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Youth minister’s suspension lifted

Mahloof was suspended over transactions with a company implicated in the country’s biggest corruption scandal.



Minister of Youth, Sports and Community Empowerment Ahmed Mahloof returned to work Tuesday more than two months after he was suspended over transactions with a company implicated in the country’s biggest corruption scandal.

The former lawmaker was among several individuals named in a long-awaited report by the Anti-Corruption Commission into the theft of US$90 million from the Maldives Marketing and Public Relations Corporation.

According to the investigation report, several politicians, lawmakers and prominent businesses received large sums of money to their bank accounts from SOF Pvt Ltd, a company that was used to funnel the bulk of the funds stolen from the MMPRC.

Hours after the report was released on February 14, Mahloof was asked to stay home until an investigation was concluded.

The suspension was lifted after the police and anti-corruption watchdog cleared the minister of involvement, the president’s spokesman told the press.

Mahloof thanked President Ibrahim Mohamed Solih for the trust shown in him.

Prior to his suspension, Mahloof defended his dealings with SOF as a “legitimate currency exchange transaction,” a defence that was also made by other individuals and prominent companies named in the ACC report.

The former Galolhu South MP shared a receipt of the August 2014 payment of US$33,000 in exchange for MVR508,860.

The dollars were needed for The Jeans shop operated by his family and it was deposited to his account because the shop did not have a US dollar account, Mahloof said, noting that he was never questioned for the ACC probe.

According to media reports, State Minister for Planning and Infrastructure Akram Kamalludeen, who was suspended after it emerged that he was paid US$30,000 from SOF, has also been cleared and allowed to return to work.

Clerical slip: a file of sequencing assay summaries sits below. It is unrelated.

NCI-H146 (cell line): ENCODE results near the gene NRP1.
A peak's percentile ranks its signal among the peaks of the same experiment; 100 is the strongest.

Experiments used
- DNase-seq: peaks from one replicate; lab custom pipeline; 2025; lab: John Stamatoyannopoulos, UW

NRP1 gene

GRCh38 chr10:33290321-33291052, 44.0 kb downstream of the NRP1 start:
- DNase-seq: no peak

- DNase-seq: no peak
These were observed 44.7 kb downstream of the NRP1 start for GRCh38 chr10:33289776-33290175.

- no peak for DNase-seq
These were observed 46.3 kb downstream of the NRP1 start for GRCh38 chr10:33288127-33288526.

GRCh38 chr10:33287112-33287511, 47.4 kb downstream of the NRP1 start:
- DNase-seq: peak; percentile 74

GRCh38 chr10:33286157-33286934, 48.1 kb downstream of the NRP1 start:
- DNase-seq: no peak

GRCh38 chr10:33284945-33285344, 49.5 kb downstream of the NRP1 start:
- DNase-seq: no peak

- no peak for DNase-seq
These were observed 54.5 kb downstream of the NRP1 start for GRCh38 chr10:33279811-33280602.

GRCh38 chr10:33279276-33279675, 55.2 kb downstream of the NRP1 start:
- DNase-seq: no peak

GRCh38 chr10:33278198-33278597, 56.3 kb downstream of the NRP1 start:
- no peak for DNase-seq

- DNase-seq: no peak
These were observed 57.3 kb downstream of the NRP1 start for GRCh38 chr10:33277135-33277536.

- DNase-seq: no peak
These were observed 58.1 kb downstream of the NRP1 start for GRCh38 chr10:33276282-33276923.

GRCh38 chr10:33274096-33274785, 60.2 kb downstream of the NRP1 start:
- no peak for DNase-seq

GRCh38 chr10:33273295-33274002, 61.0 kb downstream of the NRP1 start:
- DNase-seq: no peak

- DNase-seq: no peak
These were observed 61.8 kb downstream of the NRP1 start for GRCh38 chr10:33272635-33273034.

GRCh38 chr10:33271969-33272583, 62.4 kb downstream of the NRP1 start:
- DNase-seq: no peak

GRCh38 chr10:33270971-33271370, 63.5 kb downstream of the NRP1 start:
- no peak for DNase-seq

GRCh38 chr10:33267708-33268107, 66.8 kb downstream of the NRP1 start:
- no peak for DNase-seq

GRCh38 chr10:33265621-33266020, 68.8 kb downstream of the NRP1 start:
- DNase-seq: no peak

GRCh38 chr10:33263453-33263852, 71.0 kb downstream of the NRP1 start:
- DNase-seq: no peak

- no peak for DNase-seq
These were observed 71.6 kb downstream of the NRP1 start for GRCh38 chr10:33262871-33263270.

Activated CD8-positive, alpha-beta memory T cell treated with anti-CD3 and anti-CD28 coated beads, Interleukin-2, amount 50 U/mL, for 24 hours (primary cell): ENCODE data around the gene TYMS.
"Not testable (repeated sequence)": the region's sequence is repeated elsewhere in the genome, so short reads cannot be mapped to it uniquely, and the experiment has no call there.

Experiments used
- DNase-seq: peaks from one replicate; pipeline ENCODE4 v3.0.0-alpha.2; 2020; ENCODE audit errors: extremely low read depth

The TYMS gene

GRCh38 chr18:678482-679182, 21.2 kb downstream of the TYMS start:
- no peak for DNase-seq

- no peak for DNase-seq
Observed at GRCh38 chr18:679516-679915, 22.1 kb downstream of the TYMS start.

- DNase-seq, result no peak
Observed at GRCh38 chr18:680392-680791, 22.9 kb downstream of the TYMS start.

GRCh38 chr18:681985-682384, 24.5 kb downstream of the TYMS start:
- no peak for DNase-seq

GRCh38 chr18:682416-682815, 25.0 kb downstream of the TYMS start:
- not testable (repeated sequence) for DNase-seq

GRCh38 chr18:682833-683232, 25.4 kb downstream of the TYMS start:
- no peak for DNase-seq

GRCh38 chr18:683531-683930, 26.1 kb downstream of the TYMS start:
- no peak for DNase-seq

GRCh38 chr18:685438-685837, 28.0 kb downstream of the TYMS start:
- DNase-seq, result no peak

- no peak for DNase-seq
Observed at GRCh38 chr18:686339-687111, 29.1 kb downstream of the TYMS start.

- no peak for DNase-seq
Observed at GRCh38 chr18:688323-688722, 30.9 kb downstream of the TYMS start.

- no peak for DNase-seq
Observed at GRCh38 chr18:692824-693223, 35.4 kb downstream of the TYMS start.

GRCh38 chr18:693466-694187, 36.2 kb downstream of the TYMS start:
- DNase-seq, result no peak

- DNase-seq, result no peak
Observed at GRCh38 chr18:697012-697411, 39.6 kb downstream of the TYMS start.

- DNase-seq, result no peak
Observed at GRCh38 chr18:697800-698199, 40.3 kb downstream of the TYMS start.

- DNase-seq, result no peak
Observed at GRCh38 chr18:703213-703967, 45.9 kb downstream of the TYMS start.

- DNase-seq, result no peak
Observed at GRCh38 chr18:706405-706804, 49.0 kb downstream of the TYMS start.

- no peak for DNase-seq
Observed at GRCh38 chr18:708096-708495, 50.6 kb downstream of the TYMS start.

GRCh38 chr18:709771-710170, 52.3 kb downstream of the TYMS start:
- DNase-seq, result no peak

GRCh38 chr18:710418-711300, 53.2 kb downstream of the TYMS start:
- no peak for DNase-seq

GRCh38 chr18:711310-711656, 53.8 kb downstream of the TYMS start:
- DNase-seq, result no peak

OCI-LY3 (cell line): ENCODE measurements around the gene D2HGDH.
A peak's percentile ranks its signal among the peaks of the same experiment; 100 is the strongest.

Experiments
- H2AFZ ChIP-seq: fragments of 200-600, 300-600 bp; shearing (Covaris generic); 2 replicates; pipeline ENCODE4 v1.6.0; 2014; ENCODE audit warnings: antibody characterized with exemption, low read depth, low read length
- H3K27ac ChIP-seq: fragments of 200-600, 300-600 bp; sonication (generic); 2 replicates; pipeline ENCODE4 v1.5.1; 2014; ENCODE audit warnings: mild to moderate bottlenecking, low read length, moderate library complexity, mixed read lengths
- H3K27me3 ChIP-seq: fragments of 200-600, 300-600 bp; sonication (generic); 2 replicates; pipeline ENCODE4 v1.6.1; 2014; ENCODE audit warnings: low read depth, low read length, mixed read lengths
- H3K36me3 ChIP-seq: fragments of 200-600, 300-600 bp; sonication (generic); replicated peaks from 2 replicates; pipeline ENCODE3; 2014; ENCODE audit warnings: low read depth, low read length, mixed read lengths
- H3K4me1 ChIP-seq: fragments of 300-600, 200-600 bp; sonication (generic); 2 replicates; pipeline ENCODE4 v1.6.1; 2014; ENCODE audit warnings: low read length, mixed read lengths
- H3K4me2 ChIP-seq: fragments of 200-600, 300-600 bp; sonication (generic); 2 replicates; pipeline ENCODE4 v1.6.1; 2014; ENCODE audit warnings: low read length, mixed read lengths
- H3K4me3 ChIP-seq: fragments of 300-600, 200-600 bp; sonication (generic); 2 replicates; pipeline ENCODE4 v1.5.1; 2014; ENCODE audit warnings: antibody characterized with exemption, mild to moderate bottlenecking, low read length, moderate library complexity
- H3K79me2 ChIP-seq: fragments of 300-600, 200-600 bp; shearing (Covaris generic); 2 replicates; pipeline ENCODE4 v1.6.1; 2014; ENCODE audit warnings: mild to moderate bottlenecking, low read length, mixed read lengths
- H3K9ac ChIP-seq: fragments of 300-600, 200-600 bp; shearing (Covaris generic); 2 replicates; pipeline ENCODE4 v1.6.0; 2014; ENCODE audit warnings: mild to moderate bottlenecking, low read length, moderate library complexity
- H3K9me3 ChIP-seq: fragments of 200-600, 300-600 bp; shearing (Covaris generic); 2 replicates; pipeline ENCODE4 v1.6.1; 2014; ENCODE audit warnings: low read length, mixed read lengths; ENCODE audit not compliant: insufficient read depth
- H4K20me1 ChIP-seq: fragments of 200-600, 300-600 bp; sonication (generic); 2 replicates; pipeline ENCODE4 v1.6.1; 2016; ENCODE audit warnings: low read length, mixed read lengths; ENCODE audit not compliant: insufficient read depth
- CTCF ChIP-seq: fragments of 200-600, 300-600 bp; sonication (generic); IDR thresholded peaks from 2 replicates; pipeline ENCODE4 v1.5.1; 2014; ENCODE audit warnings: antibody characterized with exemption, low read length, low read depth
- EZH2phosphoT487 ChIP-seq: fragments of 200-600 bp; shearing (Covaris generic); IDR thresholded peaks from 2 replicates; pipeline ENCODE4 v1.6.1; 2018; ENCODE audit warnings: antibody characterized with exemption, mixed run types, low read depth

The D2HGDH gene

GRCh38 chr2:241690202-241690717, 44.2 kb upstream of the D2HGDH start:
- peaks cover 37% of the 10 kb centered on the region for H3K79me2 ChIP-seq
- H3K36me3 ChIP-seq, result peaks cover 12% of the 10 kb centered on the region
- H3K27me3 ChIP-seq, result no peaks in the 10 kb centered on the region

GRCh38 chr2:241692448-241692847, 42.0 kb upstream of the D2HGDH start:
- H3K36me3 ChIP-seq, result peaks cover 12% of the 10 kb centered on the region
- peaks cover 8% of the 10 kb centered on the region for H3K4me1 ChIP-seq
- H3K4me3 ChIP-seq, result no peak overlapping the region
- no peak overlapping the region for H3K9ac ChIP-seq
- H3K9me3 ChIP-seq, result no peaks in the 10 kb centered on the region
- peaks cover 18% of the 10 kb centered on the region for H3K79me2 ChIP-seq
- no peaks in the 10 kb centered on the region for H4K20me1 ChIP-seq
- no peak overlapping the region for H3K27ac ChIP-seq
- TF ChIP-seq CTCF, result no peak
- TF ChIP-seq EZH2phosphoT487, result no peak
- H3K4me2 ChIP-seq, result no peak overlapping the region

Two board directors of state-owned enterprises were also suspended in February after they were named in the ACC report.

In December, the ACC revealed that the scale of the MMPRC theft was bigger than estimated in a damning audit report released in February 2016, which implicated former vice president Ahmed Adeeb and his associates in siphoning off acquisition fees paid to lease 57 islands and lagoons for resort development.

Of US$77.5 million worth of checks collected as resort acquisition costs, only US$12.5 million ended up in state coffers, the ACC found. The rest was transferred to private bank accounts.

Former president Abdulla Yameen, who denied any involvement, is facing trial on money laundering charges over US$1 million deposited to his personal account by SOF.

Yameen previously insisted the theft “did not reach higher than Adeeb,” although the former right-hand man was first implicated in embezzlement from state funds in October 2014 — more than a year before the second MMPRC corruption scandal came to light.

Following the release of the second audit, SOF said it provided a “brokerage” service to the MMPRC to distribute the funds as requested to the first couple and senior politicians.

Secretly filmed confessions with SOF’s owner  Mohamed Allam Latheef ‘Moho’ and two others about delivering stolen cash to Yameen were featured in an Al Jazeera corruption exposé released in late 2016.

Analysis of leaked statements of a US dollars bank account owned by SOF showed that more than MVR1.3 billion (US$84 million) was channeled through the front company between May 2014 to October 2015.

The ACC previously said its probe was stalled due to the police’s failure to bring back SOF’s secretary and shareholders to the Maldives despite issuing an Interpol red notice.